Indonesia may raise subsidised fuel prices by 30% to 40% to manage fiscal pressure from a ballooning subsidy budget, lawmakers from President Joko Widodo's ruling coalition government said on Friday.
Eddy Soeparno, a member of the National Mandate Party and deputy head of the parliament's energy committee, said he obtained the information in a closed-door parliamentary meeting with state oil company Pertamina earlier this week.
Southeast Asia's largest economy has already tripled its 2022 energy subsidy allocation from its original budget to 502 trillion rupiah ($33.90 billion) - about 16% of total spending plans - amid rising global oil prices and a depreciating rupiah.
The government has said even more money would be needed for subsidies this year if fuel prices were not increased.
The option Pertamina preferred was to raise 90-octane gasoline prices to 10,000 rupiah (67.5 U.S. cents) per litre from 7,650 rupiah; 92-octane gasoline to 16,000 rupiah per litre from 12,500 rupiah; and diesel to 7,200 rupiah per litre from 5,150 rupiah, Eddy said in an interview on Friday.
Pertamina also backed introducing some sales restrictions such as banning vehicles with larger engine capacities from purchasing subsidised fuels, he said.
"We see this (raising prices and restricting sales) as having the least detrimental effects for the people," Eddy said.
The price increase is estimated to add around 1.9 percentage points to the 2022 inflation rate, Eddy said.
Indonesia's inflation reached 4.94% in July, its highest in seven years, holding well-below rates seen in more advanced countries largely due to its fuel subsidies.
Sugeng Suparwoto, the chair of parliament's energy committee, confirmed details from the Pertamina meeting in a phone interview.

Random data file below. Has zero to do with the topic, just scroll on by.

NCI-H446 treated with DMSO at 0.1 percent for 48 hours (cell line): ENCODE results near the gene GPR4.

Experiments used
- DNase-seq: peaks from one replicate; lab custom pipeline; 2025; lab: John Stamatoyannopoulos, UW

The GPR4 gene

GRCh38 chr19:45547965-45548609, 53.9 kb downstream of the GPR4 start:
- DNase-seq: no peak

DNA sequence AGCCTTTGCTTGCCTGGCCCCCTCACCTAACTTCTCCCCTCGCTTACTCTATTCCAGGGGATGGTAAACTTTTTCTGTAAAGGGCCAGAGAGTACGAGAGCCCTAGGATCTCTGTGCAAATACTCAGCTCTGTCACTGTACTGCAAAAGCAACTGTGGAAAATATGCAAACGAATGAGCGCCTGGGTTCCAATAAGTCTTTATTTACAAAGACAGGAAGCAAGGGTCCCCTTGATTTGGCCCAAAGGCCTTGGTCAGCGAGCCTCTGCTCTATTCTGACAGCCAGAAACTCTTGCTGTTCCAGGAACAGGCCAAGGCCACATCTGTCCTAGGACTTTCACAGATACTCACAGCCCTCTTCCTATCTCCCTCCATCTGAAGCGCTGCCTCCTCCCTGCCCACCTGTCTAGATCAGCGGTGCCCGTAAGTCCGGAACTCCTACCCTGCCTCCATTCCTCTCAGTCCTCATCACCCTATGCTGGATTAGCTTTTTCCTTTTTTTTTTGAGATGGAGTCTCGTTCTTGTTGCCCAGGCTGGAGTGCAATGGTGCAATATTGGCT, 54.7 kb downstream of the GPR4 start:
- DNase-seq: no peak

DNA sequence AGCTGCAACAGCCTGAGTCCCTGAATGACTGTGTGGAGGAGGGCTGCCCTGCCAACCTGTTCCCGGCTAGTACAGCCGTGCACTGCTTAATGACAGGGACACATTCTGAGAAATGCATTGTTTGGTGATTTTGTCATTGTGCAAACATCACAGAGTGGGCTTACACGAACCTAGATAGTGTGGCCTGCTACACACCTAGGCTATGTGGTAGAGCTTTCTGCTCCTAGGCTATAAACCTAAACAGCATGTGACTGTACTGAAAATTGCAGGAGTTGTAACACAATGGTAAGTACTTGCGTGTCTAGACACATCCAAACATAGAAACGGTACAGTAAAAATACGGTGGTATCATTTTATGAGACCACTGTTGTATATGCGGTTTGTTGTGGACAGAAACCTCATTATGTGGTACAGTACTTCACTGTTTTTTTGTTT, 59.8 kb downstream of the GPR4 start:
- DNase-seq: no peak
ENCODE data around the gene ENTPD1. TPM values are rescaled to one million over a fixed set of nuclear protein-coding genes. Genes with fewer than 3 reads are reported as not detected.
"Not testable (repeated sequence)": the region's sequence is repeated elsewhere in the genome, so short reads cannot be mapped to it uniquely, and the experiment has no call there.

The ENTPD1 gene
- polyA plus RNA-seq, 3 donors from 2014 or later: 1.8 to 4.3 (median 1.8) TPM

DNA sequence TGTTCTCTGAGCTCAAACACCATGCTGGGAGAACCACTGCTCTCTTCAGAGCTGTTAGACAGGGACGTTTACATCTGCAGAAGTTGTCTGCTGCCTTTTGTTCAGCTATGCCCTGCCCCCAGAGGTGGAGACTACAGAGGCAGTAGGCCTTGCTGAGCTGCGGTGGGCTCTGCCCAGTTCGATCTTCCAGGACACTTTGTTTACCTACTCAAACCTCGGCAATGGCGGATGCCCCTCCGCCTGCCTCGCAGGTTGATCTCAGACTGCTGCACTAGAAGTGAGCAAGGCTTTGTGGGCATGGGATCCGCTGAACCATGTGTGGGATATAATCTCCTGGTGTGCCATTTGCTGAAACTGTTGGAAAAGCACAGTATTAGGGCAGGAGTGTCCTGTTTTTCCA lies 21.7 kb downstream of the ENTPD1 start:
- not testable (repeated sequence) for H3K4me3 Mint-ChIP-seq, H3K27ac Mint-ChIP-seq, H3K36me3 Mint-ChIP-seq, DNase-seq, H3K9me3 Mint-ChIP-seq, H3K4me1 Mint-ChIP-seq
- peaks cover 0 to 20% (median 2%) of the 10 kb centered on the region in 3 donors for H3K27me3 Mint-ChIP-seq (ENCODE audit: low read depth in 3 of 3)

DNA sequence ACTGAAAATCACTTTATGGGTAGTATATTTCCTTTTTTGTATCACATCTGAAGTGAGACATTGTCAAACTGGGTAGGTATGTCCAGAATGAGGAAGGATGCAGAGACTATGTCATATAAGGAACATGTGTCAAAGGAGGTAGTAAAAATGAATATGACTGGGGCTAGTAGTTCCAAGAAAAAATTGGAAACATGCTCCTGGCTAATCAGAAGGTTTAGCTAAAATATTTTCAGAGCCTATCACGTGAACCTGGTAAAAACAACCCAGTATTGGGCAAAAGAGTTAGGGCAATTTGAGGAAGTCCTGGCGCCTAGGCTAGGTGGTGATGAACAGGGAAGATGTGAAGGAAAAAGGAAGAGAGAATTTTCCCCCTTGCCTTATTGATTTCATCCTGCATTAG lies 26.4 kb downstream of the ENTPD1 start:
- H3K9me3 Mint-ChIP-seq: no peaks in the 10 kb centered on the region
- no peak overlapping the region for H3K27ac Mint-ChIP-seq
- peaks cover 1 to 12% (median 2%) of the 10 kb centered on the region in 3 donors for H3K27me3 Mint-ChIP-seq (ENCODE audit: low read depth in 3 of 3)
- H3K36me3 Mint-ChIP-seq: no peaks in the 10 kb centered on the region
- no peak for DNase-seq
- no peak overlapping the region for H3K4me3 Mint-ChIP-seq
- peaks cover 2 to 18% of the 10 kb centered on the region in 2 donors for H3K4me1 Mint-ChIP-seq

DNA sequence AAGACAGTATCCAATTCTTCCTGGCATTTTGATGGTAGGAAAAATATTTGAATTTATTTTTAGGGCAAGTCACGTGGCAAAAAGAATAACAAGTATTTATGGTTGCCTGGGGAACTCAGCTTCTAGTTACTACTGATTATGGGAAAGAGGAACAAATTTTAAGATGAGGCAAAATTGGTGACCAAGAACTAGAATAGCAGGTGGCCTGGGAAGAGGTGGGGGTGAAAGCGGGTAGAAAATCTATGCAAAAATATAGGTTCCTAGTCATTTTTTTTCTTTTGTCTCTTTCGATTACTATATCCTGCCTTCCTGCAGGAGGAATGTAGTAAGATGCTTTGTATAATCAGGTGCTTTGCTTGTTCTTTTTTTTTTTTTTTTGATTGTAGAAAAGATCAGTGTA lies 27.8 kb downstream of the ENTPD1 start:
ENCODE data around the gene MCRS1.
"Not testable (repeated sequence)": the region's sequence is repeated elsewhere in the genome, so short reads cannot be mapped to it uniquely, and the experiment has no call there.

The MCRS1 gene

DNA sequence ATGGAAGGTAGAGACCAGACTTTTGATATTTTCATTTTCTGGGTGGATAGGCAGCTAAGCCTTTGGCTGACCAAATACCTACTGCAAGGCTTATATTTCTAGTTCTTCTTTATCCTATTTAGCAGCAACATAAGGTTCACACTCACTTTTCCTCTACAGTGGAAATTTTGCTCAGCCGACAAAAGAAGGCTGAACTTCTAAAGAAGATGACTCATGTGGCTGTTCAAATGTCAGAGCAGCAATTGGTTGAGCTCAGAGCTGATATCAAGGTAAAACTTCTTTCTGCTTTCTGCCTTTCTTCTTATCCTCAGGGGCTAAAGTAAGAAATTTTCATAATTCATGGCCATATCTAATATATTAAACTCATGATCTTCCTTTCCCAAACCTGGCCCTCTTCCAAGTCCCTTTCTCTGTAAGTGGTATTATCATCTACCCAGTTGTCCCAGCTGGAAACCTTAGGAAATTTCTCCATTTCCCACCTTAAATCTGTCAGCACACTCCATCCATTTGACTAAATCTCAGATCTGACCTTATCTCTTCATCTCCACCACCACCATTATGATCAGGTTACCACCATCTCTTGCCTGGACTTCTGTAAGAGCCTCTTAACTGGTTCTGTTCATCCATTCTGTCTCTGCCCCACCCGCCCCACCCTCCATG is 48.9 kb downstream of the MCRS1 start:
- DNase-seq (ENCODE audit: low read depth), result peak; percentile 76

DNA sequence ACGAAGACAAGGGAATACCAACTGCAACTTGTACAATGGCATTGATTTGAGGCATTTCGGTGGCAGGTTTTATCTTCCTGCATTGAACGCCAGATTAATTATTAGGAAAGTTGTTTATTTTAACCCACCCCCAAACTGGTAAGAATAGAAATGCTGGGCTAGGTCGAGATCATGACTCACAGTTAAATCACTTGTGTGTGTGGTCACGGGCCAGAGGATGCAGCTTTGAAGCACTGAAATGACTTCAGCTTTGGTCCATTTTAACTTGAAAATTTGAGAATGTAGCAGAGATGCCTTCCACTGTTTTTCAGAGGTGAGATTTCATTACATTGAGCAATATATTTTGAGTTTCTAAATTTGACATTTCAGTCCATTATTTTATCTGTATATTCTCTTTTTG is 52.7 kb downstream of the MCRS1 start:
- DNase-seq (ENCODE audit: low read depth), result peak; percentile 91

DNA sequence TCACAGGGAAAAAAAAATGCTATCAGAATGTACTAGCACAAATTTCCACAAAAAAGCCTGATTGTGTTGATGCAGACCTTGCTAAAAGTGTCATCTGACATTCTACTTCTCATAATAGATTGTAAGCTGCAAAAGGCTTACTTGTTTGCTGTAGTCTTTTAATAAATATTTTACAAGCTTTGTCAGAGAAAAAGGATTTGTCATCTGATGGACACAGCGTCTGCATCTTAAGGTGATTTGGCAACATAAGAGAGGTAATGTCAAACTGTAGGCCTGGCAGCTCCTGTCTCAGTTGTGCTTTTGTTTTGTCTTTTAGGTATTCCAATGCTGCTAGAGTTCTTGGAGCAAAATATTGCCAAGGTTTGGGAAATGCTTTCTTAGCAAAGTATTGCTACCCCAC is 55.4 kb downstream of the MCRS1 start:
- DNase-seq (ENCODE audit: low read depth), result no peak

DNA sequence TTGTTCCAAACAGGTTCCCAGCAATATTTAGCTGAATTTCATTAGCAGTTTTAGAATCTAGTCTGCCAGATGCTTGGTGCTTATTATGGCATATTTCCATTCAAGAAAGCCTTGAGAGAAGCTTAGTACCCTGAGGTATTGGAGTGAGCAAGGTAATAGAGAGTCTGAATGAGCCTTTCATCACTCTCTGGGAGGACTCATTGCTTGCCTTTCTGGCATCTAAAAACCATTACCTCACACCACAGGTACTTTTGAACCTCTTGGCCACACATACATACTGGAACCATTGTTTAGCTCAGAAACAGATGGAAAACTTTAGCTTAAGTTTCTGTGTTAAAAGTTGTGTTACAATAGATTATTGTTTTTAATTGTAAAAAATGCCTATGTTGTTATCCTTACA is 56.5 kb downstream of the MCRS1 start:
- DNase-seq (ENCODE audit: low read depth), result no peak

"We seek to maintain inflation at 7% until the end of the year," he said, adding that cash handouts would be provided to cushion the impact of any fuel price increases on the purchasing power of Indonesia's poor.
Irto Ginting, corporate secretary of Pertamina's retail distribution unit, declined to comment about the proposed price hikes, but noting that pricing decisions are for the government to make.
Officials with energy and economic ministries and the presidential palace did not immediately respond to requests for comment.
Chief economic minister Airlangga Hartarto said earlier this week he would present all policy options this week to Jokowi, as the Indonesia president is widely known.
Indonesia's relatively low inflation has allowed the central bank to delay raising interest rates until this week, well behind its regional and global peers.
Some economists said Bank Indonesia's 25-bp rate hike, its first since 2018, was to front-run the announcement of the fuel price increase.
Other options being considered for price increase include setting 90-octane gasoline - Indonesia's most popular fuel - at 9,500 rupiah a litre and the other fuels also below Pertamina's preferred price points, Eddy said.
The price levels under consideration remain below refinery production costs previously given by the energy ministry, implying some level of subsidies.